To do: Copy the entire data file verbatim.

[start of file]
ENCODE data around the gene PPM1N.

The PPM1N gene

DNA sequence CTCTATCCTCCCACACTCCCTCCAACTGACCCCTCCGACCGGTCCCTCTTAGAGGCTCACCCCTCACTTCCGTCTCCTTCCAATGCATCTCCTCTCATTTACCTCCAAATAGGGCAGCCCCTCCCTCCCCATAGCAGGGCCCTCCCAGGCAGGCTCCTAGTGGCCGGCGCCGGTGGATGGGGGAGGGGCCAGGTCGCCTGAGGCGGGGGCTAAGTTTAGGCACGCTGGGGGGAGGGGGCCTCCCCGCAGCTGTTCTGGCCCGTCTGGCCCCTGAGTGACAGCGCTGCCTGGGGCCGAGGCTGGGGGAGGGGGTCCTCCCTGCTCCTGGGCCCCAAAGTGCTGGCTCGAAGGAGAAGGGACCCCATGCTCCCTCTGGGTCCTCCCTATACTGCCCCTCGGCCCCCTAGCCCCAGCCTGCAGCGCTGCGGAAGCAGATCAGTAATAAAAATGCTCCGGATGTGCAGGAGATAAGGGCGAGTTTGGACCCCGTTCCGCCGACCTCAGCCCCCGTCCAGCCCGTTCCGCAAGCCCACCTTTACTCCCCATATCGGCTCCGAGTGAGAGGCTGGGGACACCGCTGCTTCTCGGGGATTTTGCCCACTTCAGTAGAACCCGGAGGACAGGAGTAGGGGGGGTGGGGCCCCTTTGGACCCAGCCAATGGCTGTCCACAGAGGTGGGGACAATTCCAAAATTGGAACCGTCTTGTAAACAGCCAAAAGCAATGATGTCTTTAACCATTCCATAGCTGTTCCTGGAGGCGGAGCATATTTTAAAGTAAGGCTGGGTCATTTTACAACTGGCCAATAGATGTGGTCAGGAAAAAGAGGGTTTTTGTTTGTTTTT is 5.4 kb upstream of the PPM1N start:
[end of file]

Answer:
ENCODE data around the gene PPM1N.

The PPM1N gene

DNA sequence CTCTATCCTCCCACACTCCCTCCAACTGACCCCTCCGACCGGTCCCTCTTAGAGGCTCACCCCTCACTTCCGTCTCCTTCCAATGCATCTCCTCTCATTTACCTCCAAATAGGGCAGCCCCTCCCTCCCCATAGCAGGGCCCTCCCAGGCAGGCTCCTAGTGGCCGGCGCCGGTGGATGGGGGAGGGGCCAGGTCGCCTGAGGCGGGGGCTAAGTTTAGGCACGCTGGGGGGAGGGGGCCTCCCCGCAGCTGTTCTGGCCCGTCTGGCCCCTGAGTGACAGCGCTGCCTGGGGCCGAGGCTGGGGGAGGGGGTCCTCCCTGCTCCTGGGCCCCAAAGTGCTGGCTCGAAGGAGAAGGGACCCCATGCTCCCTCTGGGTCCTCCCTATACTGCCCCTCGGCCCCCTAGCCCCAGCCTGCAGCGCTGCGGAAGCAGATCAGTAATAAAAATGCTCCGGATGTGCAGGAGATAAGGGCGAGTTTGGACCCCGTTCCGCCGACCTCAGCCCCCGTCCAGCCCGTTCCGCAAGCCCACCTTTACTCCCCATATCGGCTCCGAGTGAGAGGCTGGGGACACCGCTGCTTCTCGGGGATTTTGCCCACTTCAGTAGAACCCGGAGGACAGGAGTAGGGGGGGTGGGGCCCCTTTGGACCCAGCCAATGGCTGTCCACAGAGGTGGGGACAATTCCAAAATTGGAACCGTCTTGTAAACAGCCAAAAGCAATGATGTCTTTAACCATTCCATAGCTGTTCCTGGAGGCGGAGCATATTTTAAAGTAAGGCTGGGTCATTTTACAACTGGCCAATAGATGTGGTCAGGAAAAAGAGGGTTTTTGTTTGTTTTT is 5.4 kb upstream of the PPM1N start: